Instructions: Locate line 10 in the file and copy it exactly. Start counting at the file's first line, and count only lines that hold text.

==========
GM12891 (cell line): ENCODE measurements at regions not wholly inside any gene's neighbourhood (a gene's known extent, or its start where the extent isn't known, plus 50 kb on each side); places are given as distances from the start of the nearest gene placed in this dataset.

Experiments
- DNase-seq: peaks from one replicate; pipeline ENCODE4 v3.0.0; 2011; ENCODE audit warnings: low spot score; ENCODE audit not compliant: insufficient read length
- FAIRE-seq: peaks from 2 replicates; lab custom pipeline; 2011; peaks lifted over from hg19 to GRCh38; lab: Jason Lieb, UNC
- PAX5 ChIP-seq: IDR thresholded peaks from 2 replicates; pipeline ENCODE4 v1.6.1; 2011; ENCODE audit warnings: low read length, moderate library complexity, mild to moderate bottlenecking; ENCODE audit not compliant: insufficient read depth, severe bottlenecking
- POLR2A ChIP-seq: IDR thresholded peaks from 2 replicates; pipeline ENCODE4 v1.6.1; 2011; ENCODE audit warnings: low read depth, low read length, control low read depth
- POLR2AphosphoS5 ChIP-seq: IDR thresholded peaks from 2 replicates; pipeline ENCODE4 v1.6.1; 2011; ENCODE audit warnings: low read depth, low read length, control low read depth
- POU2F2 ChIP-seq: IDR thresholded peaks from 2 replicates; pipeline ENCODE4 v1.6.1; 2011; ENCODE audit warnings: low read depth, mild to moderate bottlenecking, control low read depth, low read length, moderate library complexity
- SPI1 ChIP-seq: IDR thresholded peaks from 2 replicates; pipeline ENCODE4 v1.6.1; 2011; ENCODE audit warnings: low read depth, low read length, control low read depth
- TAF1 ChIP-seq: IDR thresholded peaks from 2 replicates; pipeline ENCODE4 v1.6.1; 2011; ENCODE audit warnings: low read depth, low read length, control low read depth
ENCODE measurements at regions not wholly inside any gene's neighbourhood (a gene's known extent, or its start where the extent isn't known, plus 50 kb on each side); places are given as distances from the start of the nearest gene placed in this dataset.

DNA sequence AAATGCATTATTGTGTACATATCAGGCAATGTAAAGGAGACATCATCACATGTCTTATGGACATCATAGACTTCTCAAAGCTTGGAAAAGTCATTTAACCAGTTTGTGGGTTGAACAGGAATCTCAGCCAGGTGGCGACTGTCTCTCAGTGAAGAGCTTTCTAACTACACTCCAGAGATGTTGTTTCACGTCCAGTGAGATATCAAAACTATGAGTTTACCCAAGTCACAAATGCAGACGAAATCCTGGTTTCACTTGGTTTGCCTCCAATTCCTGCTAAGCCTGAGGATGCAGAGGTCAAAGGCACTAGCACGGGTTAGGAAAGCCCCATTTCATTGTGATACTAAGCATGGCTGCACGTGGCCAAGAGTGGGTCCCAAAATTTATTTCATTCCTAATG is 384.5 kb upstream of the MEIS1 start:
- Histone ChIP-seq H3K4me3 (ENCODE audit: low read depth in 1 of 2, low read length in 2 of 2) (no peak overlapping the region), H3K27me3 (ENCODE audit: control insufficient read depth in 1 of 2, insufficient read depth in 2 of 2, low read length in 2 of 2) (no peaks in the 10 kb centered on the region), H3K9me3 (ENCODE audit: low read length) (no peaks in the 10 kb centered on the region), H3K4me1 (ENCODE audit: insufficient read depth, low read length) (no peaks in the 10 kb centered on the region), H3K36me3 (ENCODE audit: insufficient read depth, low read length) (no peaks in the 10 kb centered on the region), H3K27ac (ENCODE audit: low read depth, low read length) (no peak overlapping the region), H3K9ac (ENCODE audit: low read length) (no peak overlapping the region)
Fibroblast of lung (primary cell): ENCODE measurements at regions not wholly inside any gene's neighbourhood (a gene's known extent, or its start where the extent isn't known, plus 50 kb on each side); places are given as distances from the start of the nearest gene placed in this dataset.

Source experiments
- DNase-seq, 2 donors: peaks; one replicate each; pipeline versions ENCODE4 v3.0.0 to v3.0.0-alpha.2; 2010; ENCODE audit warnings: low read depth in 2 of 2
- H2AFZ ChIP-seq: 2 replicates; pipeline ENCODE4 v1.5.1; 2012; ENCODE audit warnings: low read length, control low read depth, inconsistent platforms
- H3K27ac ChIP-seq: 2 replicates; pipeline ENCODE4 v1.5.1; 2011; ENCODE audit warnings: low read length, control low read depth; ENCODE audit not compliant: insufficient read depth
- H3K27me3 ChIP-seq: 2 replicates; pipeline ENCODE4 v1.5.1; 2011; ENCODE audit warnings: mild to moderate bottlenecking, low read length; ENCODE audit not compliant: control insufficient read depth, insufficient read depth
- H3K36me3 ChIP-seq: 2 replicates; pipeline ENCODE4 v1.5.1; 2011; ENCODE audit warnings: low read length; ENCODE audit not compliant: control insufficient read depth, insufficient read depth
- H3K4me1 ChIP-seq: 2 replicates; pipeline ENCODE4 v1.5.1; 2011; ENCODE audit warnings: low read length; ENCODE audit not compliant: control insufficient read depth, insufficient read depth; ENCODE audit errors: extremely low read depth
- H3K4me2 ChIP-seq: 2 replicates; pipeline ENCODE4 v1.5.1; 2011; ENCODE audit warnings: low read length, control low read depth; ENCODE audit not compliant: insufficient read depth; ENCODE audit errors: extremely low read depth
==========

- TAF1 ChIP-seq: IDR thresholded peaks from 2 replicates; pipeline ENCODE4 v1.6.1; 2011; ENCODE audit warnings: low read depth, low read length, control low read depth